Moin et al., 2011 prepared the Farsi translation of the Galveston Orientation and Amnesia test using “forward-backward” translation method that was reviewed by subject experts. The Portuguese translation and validation were performed by E Silva and De Sousa (2007).
Results and Data Analysis
The Galveston Orientation and Amnesia Test is usually administered orally to the patient who may respond orally or in writing. Incorrect responses are awarded error points ranging from 2 to 5, depending on the questions. The score is totaled and deducted from 100. The results are manifested as:
Normal = 76-100
Borderline = 66-75
Impaired = < 66
Strengths and Limitations
The Galveston Orientation and Amnesia Test is an objective assessment of early cognitive recovery. The test was the first of its kind to measure orientation and attention. The GOAT allows evaluation of post-traumatic amnesia which in turn can be used to predict the severity of head trauma and possible psychiatric and behavioral problems and TBI complications. The test is simple and straightforward in administration.
The Galveston Orientation and Amnesia Test is dependent on the memory aspect to determine orientation. The test may be difficult to administer in patients under the age of 15 or in individuals who are intubated or have expressive-language difficulty. Due to its simplicity, it should not be used as the sole assessment to determine PTA. Using the GOAT in combination with other tests may yield more efficient and cohesive results.
- Galveston Orientation and Amnesia Test (GOAT) was developed by Levin, O’Donnell, and Grossman in the late 1970’s.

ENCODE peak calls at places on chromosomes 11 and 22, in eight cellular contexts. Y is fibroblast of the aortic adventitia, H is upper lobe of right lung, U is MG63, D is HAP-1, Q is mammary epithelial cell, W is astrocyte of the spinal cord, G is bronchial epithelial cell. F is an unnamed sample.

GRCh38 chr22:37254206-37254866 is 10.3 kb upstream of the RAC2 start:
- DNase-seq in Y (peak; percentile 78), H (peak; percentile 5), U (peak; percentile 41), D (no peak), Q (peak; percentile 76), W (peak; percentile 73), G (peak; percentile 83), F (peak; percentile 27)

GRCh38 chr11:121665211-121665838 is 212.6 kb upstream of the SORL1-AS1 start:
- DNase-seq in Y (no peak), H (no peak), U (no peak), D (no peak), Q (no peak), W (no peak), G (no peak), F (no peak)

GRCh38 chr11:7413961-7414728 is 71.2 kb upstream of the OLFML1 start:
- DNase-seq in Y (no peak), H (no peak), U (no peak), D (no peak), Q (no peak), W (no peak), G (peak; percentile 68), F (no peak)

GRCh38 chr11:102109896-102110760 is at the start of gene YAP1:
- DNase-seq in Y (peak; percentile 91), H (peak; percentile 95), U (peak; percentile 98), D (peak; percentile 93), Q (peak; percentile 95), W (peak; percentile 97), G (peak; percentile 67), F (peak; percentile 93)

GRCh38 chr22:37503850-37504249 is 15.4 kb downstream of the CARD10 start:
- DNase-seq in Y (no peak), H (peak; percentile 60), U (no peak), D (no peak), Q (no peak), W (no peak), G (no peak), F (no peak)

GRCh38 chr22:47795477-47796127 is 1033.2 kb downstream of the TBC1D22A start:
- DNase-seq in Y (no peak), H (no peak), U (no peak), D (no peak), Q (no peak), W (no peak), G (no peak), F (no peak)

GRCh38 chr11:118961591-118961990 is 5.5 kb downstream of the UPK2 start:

- The GOAT was the first of its kind to measure orientation and attention.
- Post-Traumatic Amnesia state refers to confusion, memory loss and disorientation immediately following a head injury.
- The Galveston Orientation and Amnesia Test consists of 10 questions regarding Person, Place, Time and Memory.
- Modified GOAT is a multiple-choice questionnaire for individuals who are intubated or have expressive-language difficulty.
- Children’s Orientation and Attention Test is the GOAT version for children/adolescent under the age of 15.
- Incorrect responses are awarded error points which are totaled and deducted from 100.
Ganti L, Daneshvar Y, Ayala S, Bodhit AN, Peters KR (2016). The value of neurocognitive testing for acute outcomes after mild traumatic brain injury. Mil Med Res. 3:23. doi: 10.1186/s40779-016-0091-4.
Levin HS, O’Donnell VM, Grossman RG (1979). The Galveston Orientation and Amnesia Test. A practical scale to assess cognition after head injury. J Nerv Ment Dis. 167(11):675-84.
Mahmoud O, Mestour M, Loualidi M (2009). [Carbon monoxide intoxication and anterograde amnesia]. Encephale. 35(3):281-5. doi: 10.1016/j.encep.2008.02.011.
Moin P, Khalighinejad N, Yusefi A, Farajzadegan Z, Barekatain M (2011). Converting three general-cognitive function scales into Persian and assessment of their validity and reliability. Int J Prev Med. 2(2):82-7.
Portuguese: E Silva, S.C.F. & De Sousa, R.M.C.. (2007). “Galveston orientation and amnesia test”: Translation and validation. ACTA Paulista de Enfermagem. 20. 24-29.
Tapia-Perez J, Sanchez-Aguilar M, Torres-Corzo JG, Gordillo-Moscoso A, Martinez-Perez P, Madeville P, de la Cruz-Mendoza E, Chalita-Williams J (2008). Effect of rosuvastatin on amnesia and disorientation after traumatic brain injury (NCT003229758). J Neurotrauma. 25(8):1011-7. doi: 10.1089/neu.2008.0554.
Tate RL, Perdices M, Pfaff A, Jurjevic L (2001). Predicting duration of posttraumatic amnesia (PTA) from early PTA measurements. J Head Trauma Rehabil. 16(6):525-42.